The New York Times has a great story today about the increasing use of cellphone jammers to shut up obnoxious cellphone yakkers in public places. They’re illegal in the U.S., of course, but people are importing them like crazy and putting them to good use. Seems like most of them are used to cut off cellphone signals in businesses and during sensitive situations (such as group therapy sessions) where assholes with no phone etiquette can ruin everyone else’s time. There are of course some who use them purely for fun…the bit about the guy who cut off the irritating teenager on a commuter train is especially good:
Andrew reached into his shirt pocket and pushed a button on a black device the size of a cigarette pack. It sent out a powerful radio signal that cut off the chatterer’s cellphone transmission — and any others in a 30-foot radius. “She kept talking into her phone for about 30 seconds before she realized there was no one listening on the other end,” he said. His reaction when he first discovered he could wield such power? “Oh, holy moly! Deliverance.”
Honestly, I’ve wanted one of these for years. There have been countless times where I’ve been in a public place where loud yakking is extremely irritating, and the fantasy of anonymously shutting them up was simply irresistible. Movie theaters, bookstores, classrooms, museums, you name it…some people just need to take it outside, because nobody wants to hear their one-sided conversation about OMIGOD TANYA YOU WON’T BELIEVE WHAT SHE DID LIKE NO WAY IT WAS LIKE SO LAME AND STUFF YOU GOTTA HEAR THIS.
The problem with these jammers, of course, is that they can be used for any ol’ cellphone situation, leading some to abuse them. It’s pretty shitty to wipe out cellphone signals within a 30-foot radius just to shut up one person. It’s tempting, but even I have to admit it ain’t right. You must use these powers for good!
Is it me, or are many people out there living in their own little bubbles, oblivious to others around them? Do they realize (or care) that their behavior is extremely irritating to everyone else? No, of course not, and they get very sanctimonious about it. “Hey, it’s MY RIGHT to talk on my phone WHENEVER I WANT! Don’t you try and limit MY rights, this is AMERICA and stuff!” Sure it’s your right, nobody’s trying to outlaw cellphone use. Everyone around you just thinks you’re an irritating dipshit, that’s all. If these people are fine with that, it’s kind of a depressing statement about our culture.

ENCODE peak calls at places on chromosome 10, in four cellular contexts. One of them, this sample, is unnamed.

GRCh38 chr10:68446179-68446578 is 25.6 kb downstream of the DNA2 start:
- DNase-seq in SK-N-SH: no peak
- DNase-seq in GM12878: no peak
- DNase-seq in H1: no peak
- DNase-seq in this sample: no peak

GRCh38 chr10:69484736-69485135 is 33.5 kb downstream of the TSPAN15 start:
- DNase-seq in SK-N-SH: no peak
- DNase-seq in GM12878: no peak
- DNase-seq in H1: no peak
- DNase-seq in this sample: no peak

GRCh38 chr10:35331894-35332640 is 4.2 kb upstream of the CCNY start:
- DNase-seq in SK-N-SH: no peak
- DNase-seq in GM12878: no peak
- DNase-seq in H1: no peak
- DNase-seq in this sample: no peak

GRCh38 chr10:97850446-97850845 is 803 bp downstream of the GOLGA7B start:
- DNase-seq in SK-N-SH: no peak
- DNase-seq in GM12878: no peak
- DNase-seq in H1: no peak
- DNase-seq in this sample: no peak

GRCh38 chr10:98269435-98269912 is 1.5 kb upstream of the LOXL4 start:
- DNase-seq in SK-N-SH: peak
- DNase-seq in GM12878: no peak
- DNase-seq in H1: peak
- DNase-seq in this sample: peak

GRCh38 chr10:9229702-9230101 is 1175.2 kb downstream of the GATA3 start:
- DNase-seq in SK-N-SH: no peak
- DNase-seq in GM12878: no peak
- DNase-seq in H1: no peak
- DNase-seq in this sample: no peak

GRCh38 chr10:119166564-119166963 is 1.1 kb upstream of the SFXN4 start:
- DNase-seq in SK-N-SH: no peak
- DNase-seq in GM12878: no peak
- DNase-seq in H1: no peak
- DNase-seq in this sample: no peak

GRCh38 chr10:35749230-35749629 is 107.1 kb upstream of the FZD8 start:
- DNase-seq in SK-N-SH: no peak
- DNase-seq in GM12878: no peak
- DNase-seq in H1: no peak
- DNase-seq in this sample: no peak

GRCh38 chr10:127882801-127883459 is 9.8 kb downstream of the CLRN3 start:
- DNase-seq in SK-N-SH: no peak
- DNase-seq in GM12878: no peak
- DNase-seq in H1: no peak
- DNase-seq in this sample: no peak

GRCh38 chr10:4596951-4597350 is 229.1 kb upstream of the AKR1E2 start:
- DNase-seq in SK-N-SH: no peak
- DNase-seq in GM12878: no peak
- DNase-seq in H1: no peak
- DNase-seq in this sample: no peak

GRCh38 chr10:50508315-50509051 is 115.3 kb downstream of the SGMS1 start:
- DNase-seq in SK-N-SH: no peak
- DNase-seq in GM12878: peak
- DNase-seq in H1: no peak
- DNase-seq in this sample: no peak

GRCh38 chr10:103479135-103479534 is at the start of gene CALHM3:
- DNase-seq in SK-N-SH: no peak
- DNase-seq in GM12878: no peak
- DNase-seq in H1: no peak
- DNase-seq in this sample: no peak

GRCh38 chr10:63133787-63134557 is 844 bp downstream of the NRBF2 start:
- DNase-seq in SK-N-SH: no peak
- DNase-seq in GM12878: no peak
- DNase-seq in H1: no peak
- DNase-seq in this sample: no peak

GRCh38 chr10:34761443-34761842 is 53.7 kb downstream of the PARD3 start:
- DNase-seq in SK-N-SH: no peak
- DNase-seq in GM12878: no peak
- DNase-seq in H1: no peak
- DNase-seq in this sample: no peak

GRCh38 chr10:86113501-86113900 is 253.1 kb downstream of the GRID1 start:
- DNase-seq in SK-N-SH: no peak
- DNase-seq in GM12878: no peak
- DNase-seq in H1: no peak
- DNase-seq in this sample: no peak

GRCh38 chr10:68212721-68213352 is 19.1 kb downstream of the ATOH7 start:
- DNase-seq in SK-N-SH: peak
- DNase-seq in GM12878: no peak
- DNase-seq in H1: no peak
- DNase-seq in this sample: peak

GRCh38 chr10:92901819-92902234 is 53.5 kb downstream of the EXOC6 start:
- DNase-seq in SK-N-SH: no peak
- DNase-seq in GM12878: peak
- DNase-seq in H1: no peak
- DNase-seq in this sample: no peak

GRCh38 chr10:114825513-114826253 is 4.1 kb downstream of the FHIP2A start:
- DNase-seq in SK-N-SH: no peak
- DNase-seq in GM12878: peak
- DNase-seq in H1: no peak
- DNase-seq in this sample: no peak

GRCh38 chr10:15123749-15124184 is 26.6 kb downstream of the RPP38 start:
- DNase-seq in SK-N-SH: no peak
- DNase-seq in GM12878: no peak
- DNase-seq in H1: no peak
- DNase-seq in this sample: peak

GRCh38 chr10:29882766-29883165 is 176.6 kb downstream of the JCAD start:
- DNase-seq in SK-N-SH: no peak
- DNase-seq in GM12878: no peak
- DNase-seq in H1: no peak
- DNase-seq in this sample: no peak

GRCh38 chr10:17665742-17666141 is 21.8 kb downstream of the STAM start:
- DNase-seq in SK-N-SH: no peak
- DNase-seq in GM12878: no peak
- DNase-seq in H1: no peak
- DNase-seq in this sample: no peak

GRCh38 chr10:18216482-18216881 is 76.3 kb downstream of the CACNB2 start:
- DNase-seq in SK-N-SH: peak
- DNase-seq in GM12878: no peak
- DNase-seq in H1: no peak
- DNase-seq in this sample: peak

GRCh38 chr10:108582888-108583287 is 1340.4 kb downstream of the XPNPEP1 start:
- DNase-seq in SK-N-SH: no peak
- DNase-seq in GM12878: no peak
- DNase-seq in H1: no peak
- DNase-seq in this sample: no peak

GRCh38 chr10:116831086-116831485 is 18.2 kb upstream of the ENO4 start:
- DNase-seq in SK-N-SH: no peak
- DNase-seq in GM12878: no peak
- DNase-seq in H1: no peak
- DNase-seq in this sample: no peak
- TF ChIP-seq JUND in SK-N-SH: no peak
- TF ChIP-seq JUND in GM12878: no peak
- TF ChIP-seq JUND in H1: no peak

On the related subject of cellphone addiction, the other day we went to see a movie and were seated fairly high up in the auditorium. A full 20 minutes before the movie ended, I noticed at least a dozen cellphones lighting up in the audience as people checked their voicemail, read their text messages, tapped away furiously at their little keyboards, and probably even made a few calls. Can’t people just fucking switch off and enjoy a movie with their full attention anymore? Are those SMS messages and voicemails really so important that they can’t wait? Just stay home and rent a movie, then. Christ on a cracker! And here’s another one: a few months ago we were getting towards the end of the movie when a woman right behind us actually dialed up her husband and had a conversation. “Hey… Yeah, it’s me. The movie’s almost over. Can you come pick me up? I’ll be out on that street, that one in front of the theater. No, the other street, I can’t remember what it’s called. Yeah, that one. Oh, and blah blah blah blah blah…” We both turned and shushed her, but she didn’t really notice. This technology’s both a blessing and a curse, I tell ya. And the movie industry wonders why so many people are buying home theater systems.